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Food Businesses

Food safety practices are essential for the health and safety of our community. To minimise the potentially serious impact upon the health and wellbeing of the community, as well as the financial viability of their business, food business operators must ensure that relevant food safety standards and requirements are satisfied at all times. Council’s Environmental Health Officers enforce compliance with the requirements and standards of the NSW Food Authority. All permanent and temporary food businesses must obtain approval from Council in order to operate.

Please contact Council by phoning 03 5020 1300 to make an appointment to see the Health and Development Officer.

A large proportion of food-borne illness is caused by poor food handling practices. It is extremely important that all food handlers and supervisors have the appropriate skills and knowledge in food hygiene. It is also important that food premises are maintained in a clean and sanitary condition to minimise potential contamination of food from dirt, grease, bacteria and other substances.

Temporary Food Stalls

Various markets and events arise within the community for which the precautions of food safety have to be observed. Regular stall operators at markets must be registered with the NSW Food Authority.

Community fundraising groups which are operating for community charitable causes are exempt. This does not lessen the responsibility and liability for any food items to be prepared under appropriate hygiene standards, recognising temperatures and storage of the product.

There are also safety liabilities that can occur if persons are injured by equipment, for example coming into contact with a hot BBQ or hot bain-marie. Issues of public risk insurance and incorporation need to be considered by persons operating in a less structured market environment.

What is a fundraising event?

Community Groups e.g. Church groups, school fetes; a not-for-profit group selling food to raise funds for a community group.

Charitable Organisations e.g. Royal Blind Society, Child Flight; a not-for-profit group selling food to raise funds for a charitable organisation.

Why do we need to label our foods?

To identify or describe the food for consumers

To provide adequate information to help consumers make their own choices whether they are able or want to purchase the food.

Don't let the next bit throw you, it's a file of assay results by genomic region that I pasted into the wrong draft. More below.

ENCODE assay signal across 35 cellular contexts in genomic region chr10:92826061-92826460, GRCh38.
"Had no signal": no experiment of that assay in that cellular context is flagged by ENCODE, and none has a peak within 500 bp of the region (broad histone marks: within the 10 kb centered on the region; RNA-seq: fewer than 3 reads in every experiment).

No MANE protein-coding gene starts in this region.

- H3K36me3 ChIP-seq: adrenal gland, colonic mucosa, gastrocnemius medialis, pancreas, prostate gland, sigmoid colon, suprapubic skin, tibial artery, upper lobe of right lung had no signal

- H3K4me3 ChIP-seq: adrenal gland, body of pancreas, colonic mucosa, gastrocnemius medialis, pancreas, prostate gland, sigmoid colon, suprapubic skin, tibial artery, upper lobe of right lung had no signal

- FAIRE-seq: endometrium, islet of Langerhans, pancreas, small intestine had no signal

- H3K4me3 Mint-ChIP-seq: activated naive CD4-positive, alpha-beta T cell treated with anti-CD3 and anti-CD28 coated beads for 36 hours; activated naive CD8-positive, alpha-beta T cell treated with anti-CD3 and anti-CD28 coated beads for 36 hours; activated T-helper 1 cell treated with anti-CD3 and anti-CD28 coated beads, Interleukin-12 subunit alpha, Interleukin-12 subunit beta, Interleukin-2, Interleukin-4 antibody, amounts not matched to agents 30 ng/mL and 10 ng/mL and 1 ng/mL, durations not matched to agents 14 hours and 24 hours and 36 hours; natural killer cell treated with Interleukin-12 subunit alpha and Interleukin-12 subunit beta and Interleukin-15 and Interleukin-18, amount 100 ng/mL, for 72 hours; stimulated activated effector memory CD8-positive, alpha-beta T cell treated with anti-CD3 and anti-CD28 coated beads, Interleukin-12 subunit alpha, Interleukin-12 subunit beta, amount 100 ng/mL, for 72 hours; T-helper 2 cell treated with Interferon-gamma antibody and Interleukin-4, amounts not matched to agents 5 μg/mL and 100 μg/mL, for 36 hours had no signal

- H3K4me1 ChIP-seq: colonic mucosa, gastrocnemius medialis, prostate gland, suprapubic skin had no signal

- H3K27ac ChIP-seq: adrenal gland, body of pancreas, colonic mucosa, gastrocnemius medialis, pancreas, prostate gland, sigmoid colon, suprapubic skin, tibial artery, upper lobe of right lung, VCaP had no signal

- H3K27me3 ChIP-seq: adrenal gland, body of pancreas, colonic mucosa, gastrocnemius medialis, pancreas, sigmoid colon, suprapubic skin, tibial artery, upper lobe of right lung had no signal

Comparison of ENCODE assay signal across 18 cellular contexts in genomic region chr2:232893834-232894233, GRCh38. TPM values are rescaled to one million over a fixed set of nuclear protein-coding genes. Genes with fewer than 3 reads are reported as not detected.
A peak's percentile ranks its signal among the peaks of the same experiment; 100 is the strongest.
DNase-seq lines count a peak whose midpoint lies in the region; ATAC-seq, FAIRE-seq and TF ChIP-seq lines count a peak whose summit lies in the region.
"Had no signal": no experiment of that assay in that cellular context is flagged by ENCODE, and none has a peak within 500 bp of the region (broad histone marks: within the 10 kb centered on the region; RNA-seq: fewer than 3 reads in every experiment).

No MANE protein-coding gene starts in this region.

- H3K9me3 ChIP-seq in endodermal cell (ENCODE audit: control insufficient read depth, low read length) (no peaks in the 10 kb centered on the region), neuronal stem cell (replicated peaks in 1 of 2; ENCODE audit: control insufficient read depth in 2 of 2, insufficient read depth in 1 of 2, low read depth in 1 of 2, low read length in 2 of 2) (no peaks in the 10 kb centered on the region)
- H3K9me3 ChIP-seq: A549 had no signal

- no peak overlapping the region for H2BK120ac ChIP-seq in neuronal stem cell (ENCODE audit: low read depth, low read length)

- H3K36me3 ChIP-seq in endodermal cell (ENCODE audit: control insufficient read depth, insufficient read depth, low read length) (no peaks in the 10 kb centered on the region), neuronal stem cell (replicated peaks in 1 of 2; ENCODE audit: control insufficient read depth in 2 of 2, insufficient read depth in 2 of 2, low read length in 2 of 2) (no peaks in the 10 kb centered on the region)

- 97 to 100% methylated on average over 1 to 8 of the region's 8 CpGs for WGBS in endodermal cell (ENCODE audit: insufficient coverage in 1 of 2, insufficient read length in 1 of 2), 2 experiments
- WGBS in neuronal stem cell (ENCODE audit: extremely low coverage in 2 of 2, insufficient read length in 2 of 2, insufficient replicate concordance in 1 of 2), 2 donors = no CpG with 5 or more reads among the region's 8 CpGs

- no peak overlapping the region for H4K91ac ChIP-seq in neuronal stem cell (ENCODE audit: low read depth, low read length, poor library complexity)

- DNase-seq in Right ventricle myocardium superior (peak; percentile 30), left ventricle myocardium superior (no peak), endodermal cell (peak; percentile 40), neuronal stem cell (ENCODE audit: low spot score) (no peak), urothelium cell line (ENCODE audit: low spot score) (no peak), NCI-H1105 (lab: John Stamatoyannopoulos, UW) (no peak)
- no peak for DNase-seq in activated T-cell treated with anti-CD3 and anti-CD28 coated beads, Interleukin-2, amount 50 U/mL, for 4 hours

What do we need on our labels for food sold at events?

  • Name or description of the food
  • Ingredient declaration of what is in the food including mandatory statements (e.g. allergen labelling)
  • Name and Address of the person or organisation who made the food
  • Baked on Date
  • Nutritional information panel (only when a nutritional claim has been made e.g. 99% fat free)
  • Directions for Storage and Use (only if selling perishable foods requiring refrigeration).

1. Name or Description of the food

A true name or description of the nature of the food must be included on the label. e.g. Lamingtons, Walnut and Date Slice, Strawberry Jam.

2. Ingredients Declaration

A list of ingredients must be included on the label. The ingredients must be listed in descending order of ingoing weight. e.g. flour, sugar, milk, eggs, cocoa, vanilla.

Mandatory Allergen statements and warnings

Food containing any of the allergens listed below must be identified and given to the consumer either on request, displayed next to the food or on the packaging:

  • Gluten
  • Fish and fish products
  • Crustacea (Shellfish) and products
  • Egg and egg products
  • Milk and milk products
  • Soya beans and products
  • Sesame seeds and products
  • Other nuts and products
  • Sulphites (a preservative) if added in concentrations of 10mg/kg or more
  • Royal jelly
  • Bee Pollen
  • Propolis (a substance collected by bees).

3. Details of the person or organisation who made the food.

So the food can be traced back to the maker, the name and address of the person or organisation must be included on the label. The address on the label must be a street address, as a post office box can not be traced.